From correlation matrix of different diseases vs. pollution and circulatory & respiratory vs. pollution it can be concluded that there is a negative relationship of SPM with mortality rate i.e. with increase in SPM in air, mortality rate also increases. Also RSPM, NO2 & PM2.5 also had negative relationship on mortality i.e. with increase in value of RSPM, NO2 & PM2.5 the mortality of children between age groups 0 & 5 also increases.
From correlation matrix of probability of dying, expectation of life and age specific death rate vs. pollution it can be concluded that there is positive linear relationship between SPM, RSPM, NO2 and PM2.5 and mortality rate.
Future Work will be the study of morbidity. In this report we have studied the morality of infants. Further we will study the morality rate in adults.
Increase in PM10, PM2.5 can be attributed to kerb-side dust and construction work. The aggrandisement in the pollutants composition contributes much in delhi’s pollution during the winters due to the burning of the crop stubble in the adjacent states. More stringent pollution control measures are required with public-policymakers participation. Emphasis to explore clean energy fuels and gradually phasing out fossil fuels, employing zero waste technology with integrated waste management will curb air pollution menace in due course.
- Statistical Abstract (2016) Delhi Govt Portal, www.delhi.gov.in.
- Cohen, Aaron J, Brauer, Michael et al. (2017) “Estimates and 25-year trends of the global burden of disease attributable to ambient air pollution: an analysis of data from the Global Burden of Diseases Study”, The Lancet389 (10082): 1907-1908.
- Rizwan SA, Nongkynrih B, Gupta SK. (2013) “Air pollution in Delhi: Its Magnitude and effects on health.” Indian J Community Med38 (1):4-8.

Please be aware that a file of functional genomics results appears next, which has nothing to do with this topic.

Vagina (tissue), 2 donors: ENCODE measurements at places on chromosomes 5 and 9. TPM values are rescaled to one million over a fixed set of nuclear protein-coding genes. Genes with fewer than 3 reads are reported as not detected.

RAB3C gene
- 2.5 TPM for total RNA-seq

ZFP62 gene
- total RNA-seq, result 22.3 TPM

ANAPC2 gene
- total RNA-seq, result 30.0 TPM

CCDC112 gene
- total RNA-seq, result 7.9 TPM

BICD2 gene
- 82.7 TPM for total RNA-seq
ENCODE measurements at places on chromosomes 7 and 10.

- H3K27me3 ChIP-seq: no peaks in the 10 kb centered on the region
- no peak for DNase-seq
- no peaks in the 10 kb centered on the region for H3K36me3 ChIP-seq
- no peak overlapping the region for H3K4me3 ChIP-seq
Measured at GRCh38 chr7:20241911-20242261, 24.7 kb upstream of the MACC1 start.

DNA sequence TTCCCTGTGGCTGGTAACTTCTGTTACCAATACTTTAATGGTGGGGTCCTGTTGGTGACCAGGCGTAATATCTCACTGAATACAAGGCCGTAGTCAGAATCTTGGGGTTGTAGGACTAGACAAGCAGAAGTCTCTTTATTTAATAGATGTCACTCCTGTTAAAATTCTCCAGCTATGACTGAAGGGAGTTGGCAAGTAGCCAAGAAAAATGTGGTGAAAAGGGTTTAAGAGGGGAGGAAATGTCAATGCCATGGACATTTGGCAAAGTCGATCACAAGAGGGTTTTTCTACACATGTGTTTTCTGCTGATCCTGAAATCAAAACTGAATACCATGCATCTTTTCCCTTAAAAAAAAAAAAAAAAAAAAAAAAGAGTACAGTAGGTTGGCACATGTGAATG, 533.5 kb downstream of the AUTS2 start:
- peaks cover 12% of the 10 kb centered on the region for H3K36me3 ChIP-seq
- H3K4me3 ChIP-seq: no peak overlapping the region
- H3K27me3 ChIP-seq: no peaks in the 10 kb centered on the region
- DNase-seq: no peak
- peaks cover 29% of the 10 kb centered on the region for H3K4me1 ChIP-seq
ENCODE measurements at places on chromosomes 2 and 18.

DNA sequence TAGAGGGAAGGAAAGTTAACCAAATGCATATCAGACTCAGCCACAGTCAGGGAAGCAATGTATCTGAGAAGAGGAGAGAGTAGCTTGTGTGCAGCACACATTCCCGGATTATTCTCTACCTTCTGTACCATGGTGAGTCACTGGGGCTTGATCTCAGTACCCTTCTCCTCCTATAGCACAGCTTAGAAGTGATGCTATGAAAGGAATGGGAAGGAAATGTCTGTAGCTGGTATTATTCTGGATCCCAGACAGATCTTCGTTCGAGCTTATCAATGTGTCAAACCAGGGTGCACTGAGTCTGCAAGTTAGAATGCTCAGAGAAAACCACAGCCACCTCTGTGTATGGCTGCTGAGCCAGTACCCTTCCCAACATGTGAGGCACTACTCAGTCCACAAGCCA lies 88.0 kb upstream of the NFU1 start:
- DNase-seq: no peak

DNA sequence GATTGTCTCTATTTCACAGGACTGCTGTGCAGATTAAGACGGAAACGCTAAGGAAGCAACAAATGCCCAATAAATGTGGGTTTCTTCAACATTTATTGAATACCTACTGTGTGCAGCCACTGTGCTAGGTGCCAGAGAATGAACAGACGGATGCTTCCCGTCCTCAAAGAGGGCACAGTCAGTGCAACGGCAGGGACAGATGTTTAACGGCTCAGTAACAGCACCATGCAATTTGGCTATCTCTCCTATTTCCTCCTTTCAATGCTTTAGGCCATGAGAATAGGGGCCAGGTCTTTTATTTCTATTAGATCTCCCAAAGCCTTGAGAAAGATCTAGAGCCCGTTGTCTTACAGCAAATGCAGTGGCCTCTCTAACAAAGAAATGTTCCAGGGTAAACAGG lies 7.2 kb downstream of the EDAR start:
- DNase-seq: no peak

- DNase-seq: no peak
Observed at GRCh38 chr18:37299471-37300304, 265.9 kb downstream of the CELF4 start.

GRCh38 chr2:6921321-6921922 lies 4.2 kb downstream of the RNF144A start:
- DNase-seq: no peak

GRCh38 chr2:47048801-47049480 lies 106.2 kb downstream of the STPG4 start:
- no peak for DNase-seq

- Dr. Nidhi Sharma, Shweta Taneja ,Vaishali Sagar, Arshita Bhatt“Forecasting air pollution load in Delhi using data analysis tools” July 2018
- Marilena Kampa, Elias Castanas “Human health effects of air pollution” 10 June 2007.
- Realtime ambient air quality data of delhi, DPCC link:http://dpccairdata.com/dpccairdata/display.
- Maureen L. Cropper, Nathalie B. Simon, Anna Alberini, and P.K. Sharma “The Health Effects of Air Pollution in Delhi, India”
- Sanjoy Maji, Sirajuddin Ahmed and Weqar Ahmad Siddiqui “Air quality assessment and its relation to potential health impacts in Delhi, India”.
- Keiko Hirota, Shogo Sakamoto, Satoshi Shibuya and Shigeru Kashima, “A Methodology of Health Effects Estimation from Air Pollution in Large Asian Cities”
- C.Arden Pope, Michael J. Thun, Mohan M. Namboodiri, Douglas E. Dockery, John S. Evans, Frank E. Speizer and Clark W. Heath “Particulate Air Pollution as a Predirtor of Mortality in a Prospertive Study of u.S. Adults”.
- Akindato Olanrewaju Ogubayo “ Retrospective Study of Effects of Air Pollution in Human Health.” , May 2016
- B.R. Gurjar, J.A. van Aardenne, J. Lelieveld, M. Mohan, “Emission estimates and trends (1990–2000) for megacity Delhi and implications”
- Ping-Wei Soh, Kai-Hsiang Chen, Jen-Wei Huang, Hone-Jay Chu, “Spatial-temporal Pattern Analysis and Prediction of Air Quality in Taiwan”
- Python (2017) [Online] Available at: https://www.python.org/
- Data for pollution available from link: https://www.kaggle.com/
- Data for pollution available from link: https://www.cpcb.com/